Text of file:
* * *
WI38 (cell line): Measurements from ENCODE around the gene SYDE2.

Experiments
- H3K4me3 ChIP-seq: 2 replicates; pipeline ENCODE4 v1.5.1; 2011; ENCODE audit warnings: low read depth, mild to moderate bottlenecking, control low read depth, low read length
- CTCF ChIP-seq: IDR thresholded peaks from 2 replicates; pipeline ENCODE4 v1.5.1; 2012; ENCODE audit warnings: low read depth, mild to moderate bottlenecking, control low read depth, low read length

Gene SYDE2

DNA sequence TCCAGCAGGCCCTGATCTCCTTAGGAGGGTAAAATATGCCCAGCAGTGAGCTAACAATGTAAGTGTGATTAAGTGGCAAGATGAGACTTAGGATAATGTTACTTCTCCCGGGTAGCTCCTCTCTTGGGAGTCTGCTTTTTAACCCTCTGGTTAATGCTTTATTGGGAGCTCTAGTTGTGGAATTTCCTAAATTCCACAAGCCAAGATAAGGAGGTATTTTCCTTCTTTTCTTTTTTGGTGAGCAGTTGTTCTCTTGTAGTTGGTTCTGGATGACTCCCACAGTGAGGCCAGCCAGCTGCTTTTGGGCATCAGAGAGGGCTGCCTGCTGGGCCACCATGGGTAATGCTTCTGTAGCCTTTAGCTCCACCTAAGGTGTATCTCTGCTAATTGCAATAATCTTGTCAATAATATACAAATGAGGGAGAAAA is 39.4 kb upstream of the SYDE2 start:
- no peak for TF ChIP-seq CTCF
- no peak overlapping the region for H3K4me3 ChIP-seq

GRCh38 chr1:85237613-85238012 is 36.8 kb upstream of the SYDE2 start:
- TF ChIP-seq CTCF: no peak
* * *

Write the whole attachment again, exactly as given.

WI38 (cell line): Measurements from ENCODE around the gene SYDE2.

Experiments
- H3K4me3 ChIP-seq: 2 replicates; pipeline ENCODE4 v1.5.1; 2011; ENCODE audit warnings: low read depth, mild to moderate bottlenecking, control low read depth, low read length
- CTCF ChIP-seq: IDR thresholded peaks from 2 replicates; pipeline ENCODE4 v1.5.1; 2012; ENCODE audit warnings: low read depth, mild to moderate bottlenecking, control low read depth, low read length

Gene SYDE2

DNA sequence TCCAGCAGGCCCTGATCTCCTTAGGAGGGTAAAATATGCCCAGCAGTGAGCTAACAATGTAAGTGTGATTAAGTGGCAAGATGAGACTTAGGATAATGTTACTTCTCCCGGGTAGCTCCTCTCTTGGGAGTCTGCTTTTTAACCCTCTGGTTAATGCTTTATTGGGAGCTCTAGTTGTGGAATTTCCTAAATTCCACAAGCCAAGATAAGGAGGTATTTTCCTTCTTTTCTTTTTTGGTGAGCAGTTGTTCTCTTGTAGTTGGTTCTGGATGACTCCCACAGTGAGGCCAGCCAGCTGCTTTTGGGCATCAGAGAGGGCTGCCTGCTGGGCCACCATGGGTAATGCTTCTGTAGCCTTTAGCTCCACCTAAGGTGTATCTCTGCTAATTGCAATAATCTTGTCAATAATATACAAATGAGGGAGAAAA is 39.4 kb upstream of the SYDE2 start:
- no peak for TF ChIP-seq CTCF
- no peak overlapping the region for H3K4me3 ChIP-seq

GRCh38 chr1:85237613-85238012 is 36.8 kb upstream of the SYDE2 start:
- TF ChIP-seq CTCF: no peak